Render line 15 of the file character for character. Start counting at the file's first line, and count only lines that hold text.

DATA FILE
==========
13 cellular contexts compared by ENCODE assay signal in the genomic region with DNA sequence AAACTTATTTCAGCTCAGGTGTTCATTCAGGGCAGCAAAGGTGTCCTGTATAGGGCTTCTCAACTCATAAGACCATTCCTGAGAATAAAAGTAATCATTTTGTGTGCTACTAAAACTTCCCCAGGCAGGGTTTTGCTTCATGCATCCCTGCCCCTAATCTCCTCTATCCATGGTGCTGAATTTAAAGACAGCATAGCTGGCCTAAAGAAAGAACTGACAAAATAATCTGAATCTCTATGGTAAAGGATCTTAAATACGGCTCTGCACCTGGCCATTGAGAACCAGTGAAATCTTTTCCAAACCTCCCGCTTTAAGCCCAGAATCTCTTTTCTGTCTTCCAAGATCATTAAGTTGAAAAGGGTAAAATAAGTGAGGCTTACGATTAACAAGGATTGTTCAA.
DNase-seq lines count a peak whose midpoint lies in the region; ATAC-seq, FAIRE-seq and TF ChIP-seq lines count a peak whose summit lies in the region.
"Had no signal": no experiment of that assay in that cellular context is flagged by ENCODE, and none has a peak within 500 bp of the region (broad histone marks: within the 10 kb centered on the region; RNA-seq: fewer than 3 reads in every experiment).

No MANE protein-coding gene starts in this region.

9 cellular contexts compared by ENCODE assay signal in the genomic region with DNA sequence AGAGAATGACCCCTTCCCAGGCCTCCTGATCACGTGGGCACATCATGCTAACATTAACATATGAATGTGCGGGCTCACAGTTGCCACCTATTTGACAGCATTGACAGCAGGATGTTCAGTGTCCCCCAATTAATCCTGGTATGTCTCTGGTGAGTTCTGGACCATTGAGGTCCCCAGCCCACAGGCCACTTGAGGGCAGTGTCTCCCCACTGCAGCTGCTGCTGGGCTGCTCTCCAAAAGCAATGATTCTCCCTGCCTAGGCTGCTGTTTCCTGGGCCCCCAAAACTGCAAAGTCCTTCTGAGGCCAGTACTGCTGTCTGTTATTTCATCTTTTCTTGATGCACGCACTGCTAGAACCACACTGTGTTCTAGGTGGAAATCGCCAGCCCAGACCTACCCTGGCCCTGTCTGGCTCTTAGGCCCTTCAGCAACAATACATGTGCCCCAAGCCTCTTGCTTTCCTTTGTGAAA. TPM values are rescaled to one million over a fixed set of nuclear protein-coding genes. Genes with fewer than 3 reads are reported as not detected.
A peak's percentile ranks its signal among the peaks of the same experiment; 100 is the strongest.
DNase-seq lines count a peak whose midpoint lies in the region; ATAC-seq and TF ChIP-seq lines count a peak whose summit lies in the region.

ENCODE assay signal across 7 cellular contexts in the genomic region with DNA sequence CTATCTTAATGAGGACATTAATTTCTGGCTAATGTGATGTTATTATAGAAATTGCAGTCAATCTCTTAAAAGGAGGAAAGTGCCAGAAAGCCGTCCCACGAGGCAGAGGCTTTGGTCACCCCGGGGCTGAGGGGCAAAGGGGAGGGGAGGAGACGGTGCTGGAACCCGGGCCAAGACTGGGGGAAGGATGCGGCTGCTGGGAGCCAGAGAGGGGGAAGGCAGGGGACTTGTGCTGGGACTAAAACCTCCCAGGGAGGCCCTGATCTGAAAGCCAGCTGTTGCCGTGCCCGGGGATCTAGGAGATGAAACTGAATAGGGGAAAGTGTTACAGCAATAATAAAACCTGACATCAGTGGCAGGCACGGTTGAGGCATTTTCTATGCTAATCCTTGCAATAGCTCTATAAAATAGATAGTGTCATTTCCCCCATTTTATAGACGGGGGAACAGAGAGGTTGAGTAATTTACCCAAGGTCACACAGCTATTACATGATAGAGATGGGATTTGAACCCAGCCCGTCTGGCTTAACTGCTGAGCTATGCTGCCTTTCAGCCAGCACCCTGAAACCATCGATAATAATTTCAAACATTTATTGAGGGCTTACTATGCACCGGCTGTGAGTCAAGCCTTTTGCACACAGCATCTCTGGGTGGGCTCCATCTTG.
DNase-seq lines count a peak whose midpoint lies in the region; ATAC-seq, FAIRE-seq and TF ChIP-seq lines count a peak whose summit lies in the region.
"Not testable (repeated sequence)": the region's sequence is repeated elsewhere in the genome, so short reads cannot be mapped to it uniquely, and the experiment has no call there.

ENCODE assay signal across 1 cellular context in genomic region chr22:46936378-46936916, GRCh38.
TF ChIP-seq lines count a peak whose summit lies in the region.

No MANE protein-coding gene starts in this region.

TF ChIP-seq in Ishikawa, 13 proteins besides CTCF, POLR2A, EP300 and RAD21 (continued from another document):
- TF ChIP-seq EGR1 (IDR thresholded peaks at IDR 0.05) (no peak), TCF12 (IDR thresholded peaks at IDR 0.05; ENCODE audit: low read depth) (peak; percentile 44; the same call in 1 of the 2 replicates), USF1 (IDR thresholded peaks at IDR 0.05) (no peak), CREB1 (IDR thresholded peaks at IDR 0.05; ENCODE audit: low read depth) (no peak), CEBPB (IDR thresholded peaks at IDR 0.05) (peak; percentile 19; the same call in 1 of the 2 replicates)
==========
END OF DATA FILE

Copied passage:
- TF ChIP-seq EGR1 (IDR thresholded peaks at IDR 0.05) (no peak), TCF12 (IDR thresholded peaks at IDR 0.05; ENCODE audit: low read depth) (peak; percentile 44; the same call in 1 of the 2 replicates), USF1 (IDR thresholded peaks at IDR 0.05) (no peak), CREB1 (IDR thresholded peaks at IDR 0.05; ENCODE audit: low read depth) (no peak), CEBPB (IDR thresholded peaks at IDR 0.05) (peak; percentile 19; the same call in 1 of the 2 replicates)